With Boldr, Aquilini Investment Group thinks it can crack the crowded vodka soda market

The drink hopes to offer more flavour than its many contenders.

Boldr comes in four flavours—black cherry, grapefruit, peach and mango

The drink hopes to offer more flavour than its many rivals

Is there a B.C. industry more absolutely stacked to the wall with competition than the flavoured vodka soda market? Maybe, but there’s no denying that the hard-drink-with-low-calories game has more rivals lurking around every corner than a Batman comic.

So why in the world would yet another B.C.-based company risk enter the fray? After all, many of these brands have built incredibly solid relationships with customers over several years.

“It’s so cluttered out there, but it also isn’t a subcategory that you can really ignore,” notes Cam Matches, senior director of sales for Aquilini Brands, a subsidiary of the Vancouver-based Aquilini Investment Group empire that specializes in wine and alcohol products.

“Within B.C. specifically, the RTD [ready-to-drink] market represents 30 percent of spirits sales in Canada, and B.C. over-indexes in the vodka seltzer category, consuming 55 percent of the national gross.”

To put it fittingly, the Aquilinis weren’t willing to watch others dominate on their home turf. As for how they plan to compete in the category, the answer is Boldr, a vodka soda that hit select private liquor stores this month with four flavours (black cherry, grapefruit, mango and peach).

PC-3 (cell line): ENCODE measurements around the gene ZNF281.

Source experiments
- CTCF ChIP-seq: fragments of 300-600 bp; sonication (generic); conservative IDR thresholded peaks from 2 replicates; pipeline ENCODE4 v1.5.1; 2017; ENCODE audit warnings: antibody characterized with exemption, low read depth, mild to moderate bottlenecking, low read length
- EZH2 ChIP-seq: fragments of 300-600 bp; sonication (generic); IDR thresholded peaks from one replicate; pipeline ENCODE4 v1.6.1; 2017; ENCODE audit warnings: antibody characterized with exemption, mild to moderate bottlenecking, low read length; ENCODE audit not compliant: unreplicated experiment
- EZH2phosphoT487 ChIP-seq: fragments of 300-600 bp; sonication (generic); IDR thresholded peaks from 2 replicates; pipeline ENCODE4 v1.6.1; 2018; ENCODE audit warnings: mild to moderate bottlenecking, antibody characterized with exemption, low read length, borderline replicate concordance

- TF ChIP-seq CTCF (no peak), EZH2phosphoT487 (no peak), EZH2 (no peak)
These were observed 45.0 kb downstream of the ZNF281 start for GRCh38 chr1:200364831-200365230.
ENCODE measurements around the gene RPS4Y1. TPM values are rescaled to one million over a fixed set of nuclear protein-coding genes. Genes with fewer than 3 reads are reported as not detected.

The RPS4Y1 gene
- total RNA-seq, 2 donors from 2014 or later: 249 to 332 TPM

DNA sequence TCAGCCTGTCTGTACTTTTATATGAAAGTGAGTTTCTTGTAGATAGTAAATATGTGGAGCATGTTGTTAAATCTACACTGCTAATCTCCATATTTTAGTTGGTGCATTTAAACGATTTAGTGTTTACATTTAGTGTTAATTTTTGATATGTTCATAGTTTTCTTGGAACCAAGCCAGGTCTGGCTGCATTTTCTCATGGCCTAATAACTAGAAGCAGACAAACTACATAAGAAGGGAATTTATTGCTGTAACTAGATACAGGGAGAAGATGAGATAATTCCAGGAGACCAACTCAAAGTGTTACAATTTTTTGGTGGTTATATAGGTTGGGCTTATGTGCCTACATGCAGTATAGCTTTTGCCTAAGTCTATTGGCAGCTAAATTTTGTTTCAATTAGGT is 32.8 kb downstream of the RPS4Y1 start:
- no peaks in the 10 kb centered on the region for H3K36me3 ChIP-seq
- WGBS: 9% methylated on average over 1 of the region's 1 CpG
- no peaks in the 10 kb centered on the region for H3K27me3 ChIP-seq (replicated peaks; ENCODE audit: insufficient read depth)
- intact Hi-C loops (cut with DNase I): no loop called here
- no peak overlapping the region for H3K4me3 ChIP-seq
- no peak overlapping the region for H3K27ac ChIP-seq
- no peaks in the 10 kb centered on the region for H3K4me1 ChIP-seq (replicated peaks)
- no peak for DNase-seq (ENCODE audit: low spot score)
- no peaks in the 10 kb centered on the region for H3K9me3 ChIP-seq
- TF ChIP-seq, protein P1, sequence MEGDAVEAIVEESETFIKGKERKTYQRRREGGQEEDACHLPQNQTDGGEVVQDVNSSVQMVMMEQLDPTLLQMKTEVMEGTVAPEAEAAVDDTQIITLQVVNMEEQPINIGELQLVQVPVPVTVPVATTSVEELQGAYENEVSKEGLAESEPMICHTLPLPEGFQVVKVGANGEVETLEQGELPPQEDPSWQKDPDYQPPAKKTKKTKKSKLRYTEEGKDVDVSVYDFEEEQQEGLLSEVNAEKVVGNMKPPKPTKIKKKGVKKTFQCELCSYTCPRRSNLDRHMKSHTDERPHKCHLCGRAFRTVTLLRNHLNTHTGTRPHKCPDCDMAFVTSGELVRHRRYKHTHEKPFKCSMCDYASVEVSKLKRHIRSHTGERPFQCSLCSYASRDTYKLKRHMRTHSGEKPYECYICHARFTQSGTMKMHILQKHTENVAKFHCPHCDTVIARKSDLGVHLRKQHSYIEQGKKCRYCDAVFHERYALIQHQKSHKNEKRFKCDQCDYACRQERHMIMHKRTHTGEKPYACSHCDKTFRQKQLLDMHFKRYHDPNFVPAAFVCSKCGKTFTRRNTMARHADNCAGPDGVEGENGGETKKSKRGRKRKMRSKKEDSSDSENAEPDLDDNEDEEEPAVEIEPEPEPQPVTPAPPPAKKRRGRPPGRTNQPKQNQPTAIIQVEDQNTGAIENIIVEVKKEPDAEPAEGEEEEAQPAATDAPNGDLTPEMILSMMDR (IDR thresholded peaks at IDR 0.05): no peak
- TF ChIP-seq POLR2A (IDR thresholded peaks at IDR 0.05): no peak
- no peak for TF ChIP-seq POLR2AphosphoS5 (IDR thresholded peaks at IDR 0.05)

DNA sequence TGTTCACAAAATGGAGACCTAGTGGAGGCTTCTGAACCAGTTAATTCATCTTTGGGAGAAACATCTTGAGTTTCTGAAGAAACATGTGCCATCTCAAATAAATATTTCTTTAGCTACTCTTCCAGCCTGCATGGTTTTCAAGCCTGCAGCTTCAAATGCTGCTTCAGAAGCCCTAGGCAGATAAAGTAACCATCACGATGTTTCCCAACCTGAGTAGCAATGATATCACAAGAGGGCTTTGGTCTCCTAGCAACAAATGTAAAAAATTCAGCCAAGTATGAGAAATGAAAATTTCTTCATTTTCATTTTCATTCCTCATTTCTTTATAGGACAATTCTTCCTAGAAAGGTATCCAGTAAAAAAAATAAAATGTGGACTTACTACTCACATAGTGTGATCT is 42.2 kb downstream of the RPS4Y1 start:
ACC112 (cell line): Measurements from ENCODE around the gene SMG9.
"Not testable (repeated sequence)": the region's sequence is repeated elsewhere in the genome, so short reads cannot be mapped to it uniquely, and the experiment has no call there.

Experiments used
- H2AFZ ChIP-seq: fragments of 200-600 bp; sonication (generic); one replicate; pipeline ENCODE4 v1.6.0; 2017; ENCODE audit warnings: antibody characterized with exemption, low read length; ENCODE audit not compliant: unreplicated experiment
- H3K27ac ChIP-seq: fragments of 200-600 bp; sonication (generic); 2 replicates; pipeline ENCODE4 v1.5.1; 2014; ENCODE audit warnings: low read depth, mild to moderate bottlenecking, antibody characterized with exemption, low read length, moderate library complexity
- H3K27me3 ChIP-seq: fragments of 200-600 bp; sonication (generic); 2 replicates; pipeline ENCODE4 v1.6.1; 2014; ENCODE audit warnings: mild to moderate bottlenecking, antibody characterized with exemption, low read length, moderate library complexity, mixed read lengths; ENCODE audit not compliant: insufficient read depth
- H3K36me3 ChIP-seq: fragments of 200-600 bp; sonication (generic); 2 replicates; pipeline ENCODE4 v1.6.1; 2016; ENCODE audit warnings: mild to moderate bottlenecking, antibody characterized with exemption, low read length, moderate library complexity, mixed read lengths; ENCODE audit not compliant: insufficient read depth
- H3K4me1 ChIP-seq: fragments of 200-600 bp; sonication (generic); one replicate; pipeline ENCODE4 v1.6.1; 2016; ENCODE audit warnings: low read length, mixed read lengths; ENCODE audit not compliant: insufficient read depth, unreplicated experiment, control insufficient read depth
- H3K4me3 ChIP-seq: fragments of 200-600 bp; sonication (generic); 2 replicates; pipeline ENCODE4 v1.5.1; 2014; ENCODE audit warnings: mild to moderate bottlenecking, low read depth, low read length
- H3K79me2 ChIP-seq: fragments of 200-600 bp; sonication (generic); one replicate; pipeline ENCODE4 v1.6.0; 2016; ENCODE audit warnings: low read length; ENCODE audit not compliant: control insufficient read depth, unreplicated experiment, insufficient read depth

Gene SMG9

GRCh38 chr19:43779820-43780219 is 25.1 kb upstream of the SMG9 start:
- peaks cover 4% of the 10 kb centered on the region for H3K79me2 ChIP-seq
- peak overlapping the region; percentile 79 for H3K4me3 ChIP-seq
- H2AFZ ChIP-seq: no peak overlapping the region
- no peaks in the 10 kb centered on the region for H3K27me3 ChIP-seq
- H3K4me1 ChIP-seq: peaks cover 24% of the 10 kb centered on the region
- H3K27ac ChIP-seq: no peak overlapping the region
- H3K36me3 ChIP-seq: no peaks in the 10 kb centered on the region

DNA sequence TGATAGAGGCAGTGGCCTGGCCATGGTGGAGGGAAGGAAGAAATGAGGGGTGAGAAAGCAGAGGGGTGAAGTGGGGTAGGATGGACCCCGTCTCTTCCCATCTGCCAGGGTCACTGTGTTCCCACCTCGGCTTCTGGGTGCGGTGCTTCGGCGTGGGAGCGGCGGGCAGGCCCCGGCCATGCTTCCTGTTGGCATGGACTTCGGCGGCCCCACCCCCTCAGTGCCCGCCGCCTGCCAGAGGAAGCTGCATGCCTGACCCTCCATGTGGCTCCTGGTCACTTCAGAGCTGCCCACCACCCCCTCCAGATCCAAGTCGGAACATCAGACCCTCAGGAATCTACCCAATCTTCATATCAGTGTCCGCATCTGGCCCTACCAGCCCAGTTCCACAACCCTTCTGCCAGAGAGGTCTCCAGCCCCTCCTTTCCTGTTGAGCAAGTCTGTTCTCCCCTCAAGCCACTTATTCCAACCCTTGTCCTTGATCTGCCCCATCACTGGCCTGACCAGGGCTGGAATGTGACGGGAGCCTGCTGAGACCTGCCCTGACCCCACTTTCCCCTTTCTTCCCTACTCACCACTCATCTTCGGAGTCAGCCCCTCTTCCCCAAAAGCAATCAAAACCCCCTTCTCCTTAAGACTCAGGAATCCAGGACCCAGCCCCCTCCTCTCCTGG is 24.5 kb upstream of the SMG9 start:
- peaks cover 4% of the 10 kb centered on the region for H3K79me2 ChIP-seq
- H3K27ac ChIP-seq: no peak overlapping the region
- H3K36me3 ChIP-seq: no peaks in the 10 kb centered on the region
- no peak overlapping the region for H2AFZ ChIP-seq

The drink’s “unique proposition,” as Matches puts it, is adding on another 10 calories (Nude clocks in at 100, while Nütrl is 98) to create a more prominent taste than those sodas and others.

“What we discovered through our research is that, while many consumers bought some of these brands that were low-calorie and low-carb, they were unhappy with the taste and flavour the brands delivered,” Matches says. “We hypothesized that for the sake of an extra 10 calories, that consumers would really latch onto a brand that delivered a far better flavour profile.”

Obviously, that’s going to be up to the consumer, but Matches is more than a little confident that Boldr will win out. “I could sit here and talk to you until I’m blue on the lips about what our brand tastes like, but until you taste it, that’s when it’s instantly intuitive,” he says. “In a taste test, I would put Boldr up against any brand on the market right now, because we really feel like it does deliver that taste promise.”

As for the the look of Boldr’s cans, you’ll find a healthy dose of white space, just like with some of the province’s better-known brands. But Boldr also features more colour on the label than customers are used to seeing.

“We wanted to be bolder in every way,” says Matches, who notes the brand is going for an adventurous, outdoorsy vibe with its marketing. “In Vancouver specifically, a lot of people that relate to a brand and an aesthetic like that.”

One can’t be faulted for thinking that a hard beverage created by the Aquilinis will have a natural infrastructure in which to promote and hawk the product—Vancouver Canucks games, for instance. But Matches pushes back on that a bit.

“That’s not a goal of ours,” he insists. Instead, Boldr’s “small but scrappy team,” as he puts it, will fight it out in the marketplace. Also, the beverage is just one of a handful that will bear the Aquilini Brands stamp of approval in the months ahead.

“We’re almost like an idea incubator, and we’re creating brands for next year and the years after that, in spirits and wine as well,” Matches says. “There’s no guarantee it’s a success—the industry is littered with brands that have great ideas and have failed. But I hope that British Columbians will give us a chance and try us against brands they’ve been consuming for the past while.”